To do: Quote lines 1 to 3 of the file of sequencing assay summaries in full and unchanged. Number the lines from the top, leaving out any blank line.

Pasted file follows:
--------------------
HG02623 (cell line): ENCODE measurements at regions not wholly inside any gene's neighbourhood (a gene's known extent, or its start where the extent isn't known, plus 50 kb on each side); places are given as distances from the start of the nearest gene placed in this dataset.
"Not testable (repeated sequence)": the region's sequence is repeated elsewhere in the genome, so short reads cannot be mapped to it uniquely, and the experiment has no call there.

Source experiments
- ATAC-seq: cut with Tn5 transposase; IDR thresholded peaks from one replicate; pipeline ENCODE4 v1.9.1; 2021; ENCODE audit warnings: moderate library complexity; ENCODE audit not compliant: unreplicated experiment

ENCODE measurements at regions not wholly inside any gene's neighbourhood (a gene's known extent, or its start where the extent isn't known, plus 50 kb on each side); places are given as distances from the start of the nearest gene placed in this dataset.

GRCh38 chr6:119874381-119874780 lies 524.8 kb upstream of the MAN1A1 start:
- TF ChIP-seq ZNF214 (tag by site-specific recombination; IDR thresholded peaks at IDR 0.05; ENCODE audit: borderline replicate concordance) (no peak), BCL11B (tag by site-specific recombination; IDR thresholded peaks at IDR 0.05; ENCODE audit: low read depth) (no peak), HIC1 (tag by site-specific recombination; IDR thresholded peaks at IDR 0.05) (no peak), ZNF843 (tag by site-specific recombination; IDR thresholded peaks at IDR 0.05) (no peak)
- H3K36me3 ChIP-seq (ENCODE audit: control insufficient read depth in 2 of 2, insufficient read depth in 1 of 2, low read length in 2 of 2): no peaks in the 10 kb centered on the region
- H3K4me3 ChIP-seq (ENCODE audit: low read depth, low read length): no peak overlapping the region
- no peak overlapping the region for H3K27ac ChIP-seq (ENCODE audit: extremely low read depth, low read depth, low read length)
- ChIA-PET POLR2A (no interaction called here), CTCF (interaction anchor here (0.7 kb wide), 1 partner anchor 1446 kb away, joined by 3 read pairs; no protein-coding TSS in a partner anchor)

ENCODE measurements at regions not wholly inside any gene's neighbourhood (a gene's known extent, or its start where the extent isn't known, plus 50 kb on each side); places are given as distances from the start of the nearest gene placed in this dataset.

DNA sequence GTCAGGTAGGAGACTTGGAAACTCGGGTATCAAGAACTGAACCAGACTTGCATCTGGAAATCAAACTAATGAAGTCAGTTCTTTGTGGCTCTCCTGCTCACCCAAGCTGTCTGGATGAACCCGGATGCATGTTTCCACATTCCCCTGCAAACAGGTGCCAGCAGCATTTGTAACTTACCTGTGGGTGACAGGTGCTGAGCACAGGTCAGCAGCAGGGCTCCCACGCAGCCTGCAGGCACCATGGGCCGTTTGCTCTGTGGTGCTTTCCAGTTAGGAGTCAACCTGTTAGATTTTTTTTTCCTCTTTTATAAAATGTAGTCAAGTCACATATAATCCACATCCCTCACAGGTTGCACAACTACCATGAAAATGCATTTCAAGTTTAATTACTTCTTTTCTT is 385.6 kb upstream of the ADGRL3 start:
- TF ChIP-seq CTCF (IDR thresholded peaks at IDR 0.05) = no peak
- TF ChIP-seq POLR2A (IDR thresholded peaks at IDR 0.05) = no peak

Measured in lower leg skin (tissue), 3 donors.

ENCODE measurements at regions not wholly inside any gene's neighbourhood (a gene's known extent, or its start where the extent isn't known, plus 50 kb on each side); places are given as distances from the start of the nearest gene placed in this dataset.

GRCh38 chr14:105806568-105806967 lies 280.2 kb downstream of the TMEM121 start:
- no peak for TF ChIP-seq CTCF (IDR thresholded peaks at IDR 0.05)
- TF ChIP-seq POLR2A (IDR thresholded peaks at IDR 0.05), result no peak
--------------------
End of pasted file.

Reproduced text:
HG02623 (cell line): ENCODE measurements at regions not wholly inside any gene's neighbourhood (a gene's known extent, or its start where the extent isn't known, plus 50 kb on each side); places are given as distances from the start of the nearest gene placed in this dataset.
"Not testable (repeated sequence)": the region's sequence is repeated elsewhere in the genome, so short reads cannot be mapped to it uniquely, and the experiment has no call there.

Source experiments